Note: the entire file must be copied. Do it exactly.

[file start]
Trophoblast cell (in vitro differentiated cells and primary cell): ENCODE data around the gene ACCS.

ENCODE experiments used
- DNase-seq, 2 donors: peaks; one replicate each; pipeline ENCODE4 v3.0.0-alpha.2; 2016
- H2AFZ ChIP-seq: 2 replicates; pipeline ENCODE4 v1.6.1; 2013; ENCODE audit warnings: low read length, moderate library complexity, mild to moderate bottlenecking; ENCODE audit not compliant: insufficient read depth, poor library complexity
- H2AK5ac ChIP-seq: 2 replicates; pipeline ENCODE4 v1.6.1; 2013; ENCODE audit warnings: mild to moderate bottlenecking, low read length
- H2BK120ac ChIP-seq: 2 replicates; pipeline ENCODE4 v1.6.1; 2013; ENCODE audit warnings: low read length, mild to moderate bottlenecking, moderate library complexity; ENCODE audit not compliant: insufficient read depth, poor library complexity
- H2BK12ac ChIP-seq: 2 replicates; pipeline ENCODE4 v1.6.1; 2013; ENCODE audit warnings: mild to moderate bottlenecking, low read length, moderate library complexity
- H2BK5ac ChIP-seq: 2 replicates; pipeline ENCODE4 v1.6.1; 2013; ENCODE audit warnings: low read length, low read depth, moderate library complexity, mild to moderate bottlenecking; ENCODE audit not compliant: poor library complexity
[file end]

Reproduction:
Trophoblast cell (in vitro differentiated cells and primary cell): ENCODE data around the gene ACCS.

ENCODE experiments used
- DNase-seq, 2 donors: peaks; one replicate each; pipeline ENCODE4 v3.0.0-alpha.2; 2016
- H2AFZ ChIP-seq: 2 replicates; pipeline ENCODE4 v1.6.1; 2013; ENCODE audit warnings: low read length, moderate library complexity, mild to moderate bottlenecking; ENCODE audit not compliant: insufficient read depth, poor library complexity
- H2AK5ac ChIP-seq: 2 replicates; pipeline ENCODE4 v1.6.1; 2013; ENCODE audit warnings: mild to moderate bottlenecking, low read length
- H2BK120ac ChIP-seq: 2 replicates; pipeline ENCODE4 v1.6.1; 2013; ENCODE audit warnings: low read length, mild to moderate bottlenecking, moderate library complexity; ENCODE audit not compliant: insufficient read depth, poor library complexity
- H2BK12ac ChIP-seq: 2 replicates; pipeline ENCODE4 v1.6.1; 2013; ENCODE audit warnings: mild to moderate bottlenecking, low read length, moderate library complexity
- H2BK5ac ChIP-seq: 2 replicates; pipeline ENCODE4 v1.6.1; 2013; ENCODE audit warnings: low read length, low read depth, moderate library complexity, mild to moderate bottlenecking; ENCODE audit not compliant: poor library complexity